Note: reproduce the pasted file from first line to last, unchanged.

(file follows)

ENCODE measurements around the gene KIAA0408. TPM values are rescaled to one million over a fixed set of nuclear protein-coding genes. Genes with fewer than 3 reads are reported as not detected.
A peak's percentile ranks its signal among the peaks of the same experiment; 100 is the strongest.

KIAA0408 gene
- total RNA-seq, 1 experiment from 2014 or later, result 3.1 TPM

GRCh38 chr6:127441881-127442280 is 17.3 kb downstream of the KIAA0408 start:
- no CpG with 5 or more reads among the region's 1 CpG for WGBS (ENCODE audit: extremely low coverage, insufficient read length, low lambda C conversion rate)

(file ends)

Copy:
ENCODE measurements around the gene KIAA0408. TPM values are rescaled to one million over a fixed set of nuclear protein-coding genes. Genes with fewer than 3 reads are reported as not detected.
A peak's percentile ranks its signal among the peaks of the same experiment; 100 is the strongest.

KIAA0408 gene
- total RNA-seq, 1 experiment from 2014 or later, result 3.1 TPM

GRCh38 chr6:127441881-127442280 is 17.3 kb downstream of the KIAA0408 start:
- no CpG with 5 or more reads among the region's 1 CpG for WGBS (ENCODE audit: extremely low coverage, insufficient read length, low lambda C conversion rate)